Web scraping is typically only illegal if you perform web scraping to gain unauthorized access to someone else's data or to engage in malicious activity.
As long as you are only scraping publicly-available data and following the policies of the websites from which you are scraping, web scraping is considered to be legal.
Publicly-Available Data & Web Scraping
Publicly-available data is data that is open for use by the general public and is typically not protected by intellectual property laws.
A great example of such publicly-available data is government databases that are published on government websites.
It is generally considered legal to access and use publicly-available data, as long as you are not using the data for malicious or illegal purposes.
Web Scraping and the Computer Fraud and Abuse Act (CFAA)
The Computer Fraud and Abuse Act (CFAA) is a US federal law that prohibits unauthorized access to computer systems and the misuse of information obtained from computer systems.
The CFAA applies to both individuals and organizations, and the act provides for criminal and civil penalties for violations.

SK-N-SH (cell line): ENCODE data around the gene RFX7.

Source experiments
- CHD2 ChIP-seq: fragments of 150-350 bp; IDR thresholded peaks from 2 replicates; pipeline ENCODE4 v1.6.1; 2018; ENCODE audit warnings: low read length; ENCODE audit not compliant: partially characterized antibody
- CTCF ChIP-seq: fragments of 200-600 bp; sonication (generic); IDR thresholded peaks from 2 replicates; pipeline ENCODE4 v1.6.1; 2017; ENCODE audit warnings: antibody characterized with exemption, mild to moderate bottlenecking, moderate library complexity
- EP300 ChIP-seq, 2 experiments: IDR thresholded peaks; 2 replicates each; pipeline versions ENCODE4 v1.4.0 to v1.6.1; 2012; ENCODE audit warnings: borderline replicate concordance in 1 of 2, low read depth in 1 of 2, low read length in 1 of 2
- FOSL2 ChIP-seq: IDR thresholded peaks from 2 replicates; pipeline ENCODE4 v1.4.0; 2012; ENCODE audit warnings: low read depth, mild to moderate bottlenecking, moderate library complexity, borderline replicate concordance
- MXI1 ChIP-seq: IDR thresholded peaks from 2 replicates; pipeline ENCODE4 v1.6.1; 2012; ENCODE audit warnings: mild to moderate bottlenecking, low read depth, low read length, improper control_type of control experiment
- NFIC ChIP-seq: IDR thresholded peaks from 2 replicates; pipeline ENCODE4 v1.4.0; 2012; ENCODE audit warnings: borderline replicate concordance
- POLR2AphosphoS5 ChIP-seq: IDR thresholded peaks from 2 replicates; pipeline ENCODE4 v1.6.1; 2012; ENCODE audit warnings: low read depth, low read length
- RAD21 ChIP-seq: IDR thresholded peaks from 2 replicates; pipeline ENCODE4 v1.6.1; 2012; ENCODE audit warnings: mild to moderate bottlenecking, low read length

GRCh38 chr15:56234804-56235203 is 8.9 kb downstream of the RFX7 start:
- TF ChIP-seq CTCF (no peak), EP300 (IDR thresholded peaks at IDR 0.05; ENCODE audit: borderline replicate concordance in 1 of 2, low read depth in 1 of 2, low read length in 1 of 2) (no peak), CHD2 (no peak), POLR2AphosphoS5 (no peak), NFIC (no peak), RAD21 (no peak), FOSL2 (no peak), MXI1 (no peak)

The CFAA covers a wide range of activities, including hacking, identity theft, and the unauthorized access of computer systems or data. It also prohibits the use of computer systems to commit fraud or other crimes.
The CFAA has been used in a number of high-profile cases involving computer-related crimes and has been the subject of debate and legal challenges regarding its scope and application.
Web Scraping Legal Cases: Three Examples
Let's take a quick look at three legal cases on web scraping to provide insight into how the courts have interpreted the laws related to web scraping.
It is important to note that the cases do not represent a complete list of legal cases on web scraping, and that the legal landscape surrounding web scraping is constantly evolving.
LinkedIn vs HiQ Labs
The case of LinkedIn vs HiQ Labs was a legal dispute between LinkedIn and HiQ Labs, a company that provides data analytics services to businesses.
LinkedIn argued that HiQ Labs' use of web scraping to gather data from LinkedIn's public profiles was a violation of the Computer Fraud and Abuse Act (CFAA) and sought to block HiQ Labs from accessing LinkedIn's data.
HiQ Labs argued that its use of web scraping was legal and that LinkedIn's efforts to block it were anti-competitive.